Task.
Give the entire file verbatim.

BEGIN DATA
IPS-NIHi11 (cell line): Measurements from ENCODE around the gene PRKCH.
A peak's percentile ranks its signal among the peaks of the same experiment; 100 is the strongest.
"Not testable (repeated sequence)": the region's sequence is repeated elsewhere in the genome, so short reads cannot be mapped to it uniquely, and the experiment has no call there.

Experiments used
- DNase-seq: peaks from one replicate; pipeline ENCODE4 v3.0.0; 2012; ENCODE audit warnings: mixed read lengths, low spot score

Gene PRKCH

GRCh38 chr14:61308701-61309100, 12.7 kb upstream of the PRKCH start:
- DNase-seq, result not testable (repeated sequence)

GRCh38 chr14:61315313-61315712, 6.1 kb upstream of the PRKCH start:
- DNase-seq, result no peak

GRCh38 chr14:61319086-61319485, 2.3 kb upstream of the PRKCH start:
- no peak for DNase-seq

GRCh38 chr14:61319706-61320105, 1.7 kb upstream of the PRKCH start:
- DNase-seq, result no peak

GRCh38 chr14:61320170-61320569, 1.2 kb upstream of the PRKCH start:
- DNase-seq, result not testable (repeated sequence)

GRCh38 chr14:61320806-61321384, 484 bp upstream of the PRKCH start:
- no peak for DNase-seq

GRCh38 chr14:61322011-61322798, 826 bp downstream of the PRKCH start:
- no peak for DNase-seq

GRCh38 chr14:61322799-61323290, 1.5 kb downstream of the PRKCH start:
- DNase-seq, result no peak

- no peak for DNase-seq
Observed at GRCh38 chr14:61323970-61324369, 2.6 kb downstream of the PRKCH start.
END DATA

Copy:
IPS-NIHi11 (cell line): Measurements from ENCODE around the gene PRKCH.
A peak's percentile ranks its signal among the peaks of the same experiment; 100 is the strongest.
"Not testable (repeated sequence)": the region's sequence is repeated elsewhere in the genome, so short reads cannot be mapped to it uniquely, and the experiment has no call there.

Experiments used
- DNase-seq: peaks from one replicate; pipeline ENCODE4 v3.0.0; 2012; ENCODE audit warnings: mixed read lengths, low spot score

Gene PRKCH

GRCh38 chr14:61308701-61309100, 12.7 kb upstream of the PRKCH start:
- DNase-seq, result not testable (repeated sequence)

GRCh38 chr14:61315313-61315712, 6.1 kb upstream of the PRKCH start:
- DNase-seq, result no peak

GRCh38 chr14:61319086-61319485, 2.3 kb upstream of the PRKCH start:
- no peak for DNase-seq

GRCh38 chr14:61319706-61320105, 1.7 kb upstream of the PRKCH start:
- DNase-seq, result no peak

GRCh38 chr14:61320170-61320569, 1.2 kb upstream of the PRKCH start:
- DNase-seq, result not testable (repeated sequence)

GRCh38 chr14:61320806-61321384, 484 bp upstream of the PRKCH start:
- no peak for DNase-seq

GRCh38 chr14:61322011-61322798, 826 bp downstream of the PRKCH start:
- no peak for DNase-seq

GRCh38 chr14:61322799-61323290, 1.5 kb downstream of the PRKCH start:
- DNase-seq, result no peak

- no peak for DNase-seq
Observed at GRCh38 chr14:61323970-61324369, 2.6 kb downstream of the PRKCH start.